The best way to know what your audience needs
is to ask. Survey them before an event to shape the agenda and make
critical changes; survey them afterward to make sure you achieved
Employee satisfaction surveys, customer interviews, focus
groups, post-event questionnaires and web-based solutions are all
part of the wide array of tools available. The method you choose
should be based on objectives that are clearly defined before the
meeting ever takes place.
What often is missing, however, is a clear-cut plan for what to
do with the results once they are gathered. This is powerful
information with which an organization can create effective
communication strategies and tactics for multiple audiences.
The following scenarios give some ideas on the many ways research
can inform communications quandaries.
Refining the message. A national
transportation firm was doing extensive internal restructuring and
decided to hold a first-ever national meeting for executives and
managers. Beforehand, executives were asked about the top
challenges and issues facing the company, and a web-based survey
sent to potential attendees asked about their goals, challenges and
perceptions about recent changes.
The results were used as a strategic planning tool for top
executives and speakers attending the conference. It helped them
prepare to field the audience’s questions and shaped their key
messages. In this case, while real-world constraints forced them to
operate pragmatically, the results were used to create an event
that was targeted, meaningful and a resounding success, according
to the post-event data gathered.
Creating the agenda. A Fortune 500 company
that prided itself on having strong communications with employees
was holding its annual managers meeting to motivate and educate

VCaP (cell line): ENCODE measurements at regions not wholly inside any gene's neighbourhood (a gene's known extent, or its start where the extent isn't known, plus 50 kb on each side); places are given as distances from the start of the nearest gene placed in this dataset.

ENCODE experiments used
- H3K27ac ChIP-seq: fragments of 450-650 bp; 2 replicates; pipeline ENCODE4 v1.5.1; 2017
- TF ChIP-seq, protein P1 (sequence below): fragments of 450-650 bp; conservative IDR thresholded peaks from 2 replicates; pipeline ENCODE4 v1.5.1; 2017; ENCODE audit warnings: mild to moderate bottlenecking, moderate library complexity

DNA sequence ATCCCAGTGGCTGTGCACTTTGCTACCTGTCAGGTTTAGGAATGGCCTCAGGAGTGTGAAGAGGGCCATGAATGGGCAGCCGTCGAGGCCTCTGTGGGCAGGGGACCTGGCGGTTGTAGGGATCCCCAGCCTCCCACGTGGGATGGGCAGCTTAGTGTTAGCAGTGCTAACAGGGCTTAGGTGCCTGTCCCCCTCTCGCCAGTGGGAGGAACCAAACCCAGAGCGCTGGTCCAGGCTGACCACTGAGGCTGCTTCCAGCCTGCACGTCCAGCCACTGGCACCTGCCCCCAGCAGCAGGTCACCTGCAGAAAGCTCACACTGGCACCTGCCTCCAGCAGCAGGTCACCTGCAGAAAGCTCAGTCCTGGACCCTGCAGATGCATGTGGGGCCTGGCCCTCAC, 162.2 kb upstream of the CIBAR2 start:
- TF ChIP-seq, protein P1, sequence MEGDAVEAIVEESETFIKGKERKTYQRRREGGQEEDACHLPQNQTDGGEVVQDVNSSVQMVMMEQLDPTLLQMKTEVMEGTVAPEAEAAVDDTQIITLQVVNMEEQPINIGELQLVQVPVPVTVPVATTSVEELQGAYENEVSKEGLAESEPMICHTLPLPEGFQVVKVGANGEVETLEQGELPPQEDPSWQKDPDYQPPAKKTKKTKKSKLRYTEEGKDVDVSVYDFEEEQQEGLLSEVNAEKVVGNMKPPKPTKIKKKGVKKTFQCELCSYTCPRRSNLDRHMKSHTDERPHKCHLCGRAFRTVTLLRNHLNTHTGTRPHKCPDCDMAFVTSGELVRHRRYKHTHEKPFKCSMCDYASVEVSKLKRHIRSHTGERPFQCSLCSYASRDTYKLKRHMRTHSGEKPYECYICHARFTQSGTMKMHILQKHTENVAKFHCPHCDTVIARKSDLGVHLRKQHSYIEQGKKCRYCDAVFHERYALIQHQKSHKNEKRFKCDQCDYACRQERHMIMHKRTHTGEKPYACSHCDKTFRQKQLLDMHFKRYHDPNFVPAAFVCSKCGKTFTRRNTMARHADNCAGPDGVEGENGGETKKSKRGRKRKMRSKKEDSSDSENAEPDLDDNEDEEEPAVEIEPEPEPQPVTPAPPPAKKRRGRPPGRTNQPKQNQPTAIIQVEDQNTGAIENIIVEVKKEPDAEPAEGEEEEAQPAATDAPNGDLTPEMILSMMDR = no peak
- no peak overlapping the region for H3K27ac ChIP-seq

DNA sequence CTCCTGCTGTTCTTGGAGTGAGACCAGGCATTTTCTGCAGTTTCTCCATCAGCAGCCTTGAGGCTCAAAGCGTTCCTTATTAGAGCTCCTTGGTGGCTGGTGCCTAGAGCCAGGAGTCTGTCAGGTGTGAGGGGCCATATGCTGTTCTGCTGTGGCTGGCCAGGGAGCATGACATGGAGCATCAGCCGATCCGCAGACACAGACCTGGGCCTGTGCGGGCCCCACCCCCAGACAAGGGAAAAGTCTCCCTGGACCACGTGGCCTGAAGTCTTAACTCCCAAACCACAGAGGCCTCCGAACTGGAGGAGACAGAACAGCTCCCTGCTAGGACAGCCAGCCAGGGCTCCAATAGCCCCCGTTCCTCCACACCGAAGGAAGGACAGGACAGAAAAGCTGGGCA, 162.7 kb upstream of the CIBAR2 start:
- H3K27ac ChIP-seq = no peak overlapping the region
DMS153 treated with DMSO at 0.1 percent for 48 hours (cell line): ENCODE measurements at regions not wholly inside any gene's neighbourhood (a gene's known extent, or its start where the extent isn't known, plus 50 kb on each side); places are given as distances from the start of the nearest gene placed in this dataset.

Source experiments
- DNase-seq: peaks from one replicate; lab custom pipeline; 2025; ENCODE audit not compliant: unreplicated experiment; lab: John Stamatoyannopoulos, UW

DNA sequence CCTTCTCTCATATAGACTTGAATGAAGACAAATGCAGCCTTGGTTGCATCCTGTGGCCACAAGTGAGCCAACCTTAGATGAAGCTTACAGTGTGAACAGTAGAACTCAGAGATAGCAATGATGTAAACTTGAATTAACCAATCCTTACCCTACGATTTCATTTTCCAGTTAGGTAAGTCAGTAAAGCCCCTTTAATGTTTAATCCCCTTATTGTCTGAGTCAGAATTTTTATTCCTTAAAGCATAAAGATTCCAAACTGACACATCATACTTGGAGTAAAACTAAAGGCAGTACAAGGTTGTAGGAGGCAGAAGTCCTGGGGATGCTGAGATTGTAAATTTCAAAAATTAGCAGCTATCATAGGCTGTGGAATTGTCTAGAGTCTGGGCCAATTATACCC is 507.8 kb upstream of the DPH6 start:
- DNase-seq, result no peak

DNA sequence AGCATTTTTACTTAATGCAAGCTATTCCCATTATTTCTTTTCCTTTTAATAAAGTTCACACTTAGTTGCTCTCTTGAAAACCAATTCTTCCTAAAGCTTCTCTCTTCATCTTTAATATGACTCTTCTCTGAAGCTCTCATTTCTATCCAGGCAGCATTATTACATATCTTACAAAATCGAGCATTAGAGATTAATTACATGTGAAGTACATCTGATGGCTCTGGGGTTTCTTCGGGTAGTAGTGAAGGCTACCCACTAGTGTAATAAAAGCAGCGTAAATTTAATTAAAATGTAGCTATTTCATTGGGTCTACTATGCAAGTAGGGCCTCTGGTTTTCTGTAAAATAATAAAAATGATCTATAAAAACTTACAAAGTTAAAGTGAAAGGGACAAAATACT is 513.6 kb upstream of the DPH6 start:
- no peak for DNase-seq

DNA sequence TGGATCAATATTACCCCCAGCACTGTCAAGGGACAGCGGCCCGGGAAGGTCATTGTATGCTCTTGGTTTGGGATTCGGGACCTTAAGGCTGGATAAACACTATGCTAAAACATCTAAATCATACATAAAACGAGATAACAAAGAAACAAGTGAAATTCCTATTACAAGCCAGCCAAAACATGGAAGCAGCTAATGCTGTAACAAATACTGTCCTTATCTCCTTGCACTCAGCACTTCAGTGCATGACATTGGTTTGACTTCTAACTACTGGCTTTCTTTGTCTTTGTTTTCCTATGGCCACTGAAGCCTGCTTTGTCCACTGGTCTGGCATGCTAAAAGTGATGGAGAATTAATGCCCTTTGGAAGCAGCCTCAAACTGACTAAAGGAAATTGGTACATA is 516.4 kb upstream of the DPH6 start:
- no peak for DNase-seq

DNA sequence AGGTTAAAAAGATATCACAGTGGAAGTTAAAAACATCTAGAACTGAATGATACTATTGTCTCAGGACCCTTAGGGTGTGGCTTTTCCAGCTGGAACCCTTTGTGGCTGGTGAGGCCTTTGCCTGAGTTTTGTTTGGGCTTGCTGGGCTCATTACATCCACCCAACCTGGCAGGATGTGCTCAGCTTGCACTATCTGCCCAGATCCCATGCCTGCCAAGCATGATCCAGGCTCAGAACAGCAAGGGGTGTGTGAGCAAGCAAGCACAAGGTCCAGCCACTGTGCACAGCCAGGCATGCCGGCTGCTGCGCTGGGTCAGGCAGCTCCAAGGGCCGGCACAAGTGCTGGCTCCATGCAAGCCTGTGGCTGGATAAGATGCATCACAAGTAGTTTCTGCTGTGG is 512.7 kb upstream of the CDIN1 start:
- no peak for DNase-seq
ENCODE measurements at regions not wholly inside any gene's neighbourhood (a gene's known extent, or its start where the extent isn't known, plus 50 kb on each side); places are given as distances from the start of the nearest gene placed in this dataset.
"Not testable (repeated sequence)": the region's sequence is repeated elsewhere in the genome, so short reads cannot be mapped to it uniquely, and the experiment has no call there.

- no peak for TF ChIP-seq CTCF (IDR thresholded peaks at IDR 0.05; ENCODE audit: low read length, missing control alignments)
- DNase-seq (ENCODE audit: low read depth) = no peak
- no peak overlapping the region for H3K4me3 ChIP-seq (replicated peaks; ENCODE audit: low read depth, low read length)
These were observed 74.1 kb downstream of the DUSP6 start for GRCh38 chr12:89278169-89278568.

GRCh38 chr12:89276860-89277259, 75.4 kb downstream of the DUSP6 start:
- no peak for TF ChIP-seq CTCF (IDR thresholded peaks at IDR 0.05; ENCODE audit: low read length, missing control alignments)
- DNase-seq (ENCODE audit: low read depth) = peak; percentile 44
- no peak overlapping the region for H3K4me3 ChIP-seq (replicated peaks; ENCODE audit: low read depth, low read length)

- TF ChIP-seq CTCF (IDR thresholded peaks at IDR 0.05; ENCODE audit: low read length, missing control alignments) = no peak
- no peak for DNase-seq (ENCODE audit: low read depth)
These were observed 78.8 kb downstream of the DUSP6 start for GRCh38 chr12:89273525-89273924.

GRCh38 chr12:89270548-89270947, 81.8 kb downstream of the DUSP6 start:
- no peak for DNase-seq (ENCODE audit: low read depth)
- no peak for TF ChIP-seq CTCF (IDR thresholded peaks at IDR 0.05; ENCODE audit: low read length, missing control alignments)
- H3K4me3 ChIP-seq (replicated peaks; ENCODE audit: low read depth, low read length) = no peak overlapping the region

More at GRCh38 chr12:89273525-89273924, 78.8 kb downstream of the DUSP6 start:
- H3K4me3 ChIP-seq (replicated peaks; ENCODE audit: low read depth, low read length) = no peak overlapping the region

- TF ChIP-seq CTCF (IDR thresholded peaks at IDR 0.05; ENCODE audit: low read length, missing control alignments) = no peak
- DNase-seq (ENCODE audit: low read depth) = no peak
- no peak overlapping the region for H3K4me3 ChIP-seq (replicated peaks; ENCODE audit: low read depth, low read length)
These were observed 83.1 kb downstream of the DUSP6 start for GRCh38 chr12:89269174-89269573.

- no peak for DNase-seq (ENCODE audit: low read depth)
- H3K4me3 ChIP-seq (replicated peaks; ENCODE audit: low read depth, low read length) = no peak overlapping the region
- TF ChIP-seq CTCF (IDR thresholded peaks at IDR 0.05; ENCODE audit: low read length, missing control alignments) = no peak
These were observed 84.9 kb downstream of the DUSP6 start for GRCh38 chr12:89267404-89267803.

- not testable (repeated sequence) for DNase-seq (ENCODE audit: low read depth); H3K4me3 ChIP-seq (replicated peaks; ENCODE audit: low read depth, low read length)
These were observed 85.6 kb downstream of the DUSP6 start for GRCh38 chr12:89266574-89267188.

them. The executive team determined they needed to understand the
expectations of the employees before creating the agenda. Through
phone, online and face-to-face surveys, the employees said they
generally were content with the company and its leadership. But
they complained that executives were “overcommunicating” with them,
requesting compliance on multiple initiatives that prevented them
from doing their jobs effectively.
Essentially, corporate leadership had failed to communicate
with each other before sending out new information, resulting in
simultaneous projects and an overwhelming amount of e-mail.
This finding motivated the executives to make considerable
changes, using the information to build content for their
In post-event research, employee confidence and satisfaction
rose significantly, as they felt they had been heard and were
already witnessing changes at the top. Leadership began discussing
new initiatives internally before asking for employee
Deciding to cancel. A Fortune 1000 company
planning a 2,000-person annual leadership conference sent out a
preconference questionnaire designed to shape the content of the
event. The results revealed many key, unresolved issues, and the
executives realized they needed to address these before executing a
large leadership conference. They made the decision to cancel their
annual event altogether, resulting in hard-cost savings of $1.5
million for the company.
More importantly, they incurred soft savings in terms of
employees’ time and loss of productivity due to negative
perceptions and misinformation. In this case, research helped the
company understand that the most effective conclusion was to shift
the timing of their communications.